Wednesday, April 11, 2012
The Major Arcana, Continued- The Lovers, The Chariot, and Strength
I realize that in some decks, the positions of the Strength card and Justice (number 11, Strength is then numbered 8) are actually reversed in some decks. Which is the correct interpretation? Well, it depends on the deck. Keep in mind the Major Arcana differ from the Minor in that it's the symbolism of the card, not its numeric assignment, that is used in interpretation. Curiously, it's the opposite case for the Minors- the artwork of the card points to the meaning of the number and suit, not the other way around. But for our discussion purposes here, let's go with the Rider-Waite numbering. Either system is equally valid, in my opinion- at this late in the game, who knows how it was originally intended? Valid explanations have come up for both sides of the argument.
At any rate, we now come to the Lovers, The Chariot and Strength. These may seem like disparate cards at first, but we can interpret them from our dear Fool's perspective as yet again being interrelated lessons.
First up, we have the Lovers. This particular image comes to us from the Gilded Tarot, and seems to embrace more of the literal sense of the card. However, there is a deeper meaning here. Certainly the card can be interpreted as love and romance. Yet deeper than that, we see a message of choice. In order to love someone, you have to be free not to love them- free to leave, though you may not wish to. In other words, you make a choice. Thus, this card becomes a little more complicated to interpret, and develops multiple layers. A new relationship, perhaps even a romance, definitely involves choices. It's about making a decision, and acting on that decision, and knowing you've made the right decision. So as far as the Fool is concerned, the time has come to decide. He's developed some knowledge of the world around him, and its operations. Now he's ready to commit to someone else, in some sense or another. He might find himself at a crossroads- there's potential on both routes, but the Fool needs to make a decision, and this card is about making the right decision. How to proceed? Think carefully, the card advises. You already know the answer, just clarify it in your own mind, and then follow it with all your enthusiasm.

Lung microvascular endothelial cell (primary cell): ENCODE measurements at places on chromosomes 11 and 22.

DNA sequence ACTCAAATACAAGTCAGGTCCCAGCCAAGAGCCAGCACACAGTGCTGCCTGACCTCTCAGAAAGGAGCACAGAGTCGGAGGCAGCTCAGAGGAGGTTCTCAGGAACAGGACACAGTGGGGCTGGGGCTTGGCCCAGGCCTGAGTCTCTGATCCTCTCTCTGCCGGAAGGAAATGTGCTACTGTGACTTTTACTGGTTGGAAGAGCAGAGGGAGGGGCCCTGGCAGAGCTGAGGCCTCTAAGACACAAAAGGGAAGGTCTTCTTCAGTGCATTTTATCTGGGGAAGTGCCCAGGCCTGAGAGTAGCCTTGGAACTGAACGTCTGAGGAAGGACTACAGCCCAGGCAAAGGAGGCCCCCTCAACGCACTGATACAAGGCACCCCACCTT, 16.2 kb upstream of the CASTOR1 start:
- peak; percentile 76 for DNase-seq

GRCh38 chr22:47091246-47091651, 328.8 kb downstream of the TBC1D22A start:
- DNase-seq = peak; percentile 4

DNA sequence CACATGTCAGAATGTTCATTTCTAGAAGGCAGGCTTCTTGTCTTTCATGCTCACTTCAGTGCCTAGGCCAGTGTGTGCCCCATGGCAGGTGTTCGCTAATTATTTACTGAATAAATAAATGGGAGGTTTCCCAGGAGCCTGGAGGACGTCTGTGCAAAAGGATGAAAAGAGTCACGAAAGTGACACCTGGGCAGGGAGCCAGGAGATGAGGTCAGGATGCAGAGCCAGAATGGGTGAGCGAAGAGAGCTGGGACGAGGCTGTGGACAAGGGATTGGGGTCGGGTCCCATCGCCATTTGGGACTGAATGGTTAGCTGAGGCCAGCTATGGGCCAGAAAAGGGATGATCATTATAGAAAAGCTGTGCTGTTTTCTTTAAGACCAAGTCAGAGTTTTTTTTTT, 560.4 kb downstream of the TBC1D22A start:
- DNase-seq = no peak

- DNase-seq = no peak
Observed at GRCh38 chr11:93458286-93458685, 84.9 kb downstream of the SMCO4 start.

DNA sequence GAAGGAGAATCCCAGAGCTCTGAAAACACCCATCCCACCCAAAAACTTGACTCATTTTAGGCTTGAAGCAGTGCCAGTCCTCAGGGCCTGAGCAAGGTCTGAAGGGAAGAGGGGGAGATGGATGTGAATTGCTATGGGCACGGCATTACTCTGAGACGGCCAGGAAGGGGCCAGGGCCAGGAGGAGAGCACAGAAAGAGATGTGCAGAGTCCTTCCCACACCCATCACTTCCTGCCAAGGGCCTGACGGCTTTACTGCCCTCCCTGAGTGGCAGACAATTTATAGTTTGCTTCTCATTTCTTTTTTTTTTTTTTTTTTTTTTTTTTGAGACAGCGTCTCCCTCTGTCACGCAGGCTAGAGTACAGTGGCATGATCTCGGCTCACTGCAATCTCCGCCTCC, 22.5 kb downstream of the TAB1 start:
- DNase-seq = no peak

This brings us up to the Chariot. Here we see typically two animals of different colors, usually black and white, pulling the chariot, guided by the hand of the driver, who has his confident hands on the reins. The fact that these animals are different colors isn't just for artistic value. It represents opposing forces- those things that might not necessarily be working together, but nonetheless are brought together under one hand. It represents will working on the world, and the imposing of one's will on a perhaps less than cooperative world. What drives that chariot, and especially what keeps those two opposites from running in opposite directions, causing damage to the chariot, and no end of trouble for the driver? It's willpower, the will to follow through on the choices we've seen made in the Lovers card. Without that will of the driver, the chariot is doomed. But with a strong hand, he can guide the chariot wherever he chooses.
In the Strength card, we see in many ways the opposite of the Chariot. This too-freaking-cute version of the card comes to us from zerochan.net, and in many ways expresses the theme of the card. We have the usual imagery of a young lady with a lion, or similarly large and potentially dangerous beast. Yet it looks like neither of them is actually posing a threat. This is the message of the card. The young lady is not so much overcoming the lion as she is working with its nature; she doesn't deny that the lion is, well, a lion, but at the same time, works with that nature and in so doing, overcomes it. Unlike the Chariot, she doesn't force or impose- she simply works with. It's like that old Taoist adage, about how the water yields to the rock, and in so doing, flows over it and overcomes it. It's a message of going with the flow, not fighting against the tide. The tide may be too overpowering to fight against, but working with it can help. So from these two our Fool discovers the opposite principles of first, exercising and even imposing his will on an otherwise chaotic world, and its opposite, working with the forces around him, not wasting his energy trying to overcome them, rather working with them. Sometimes in our life, we find ourselves in each of these two positions- the real trick of it is to know which way to go.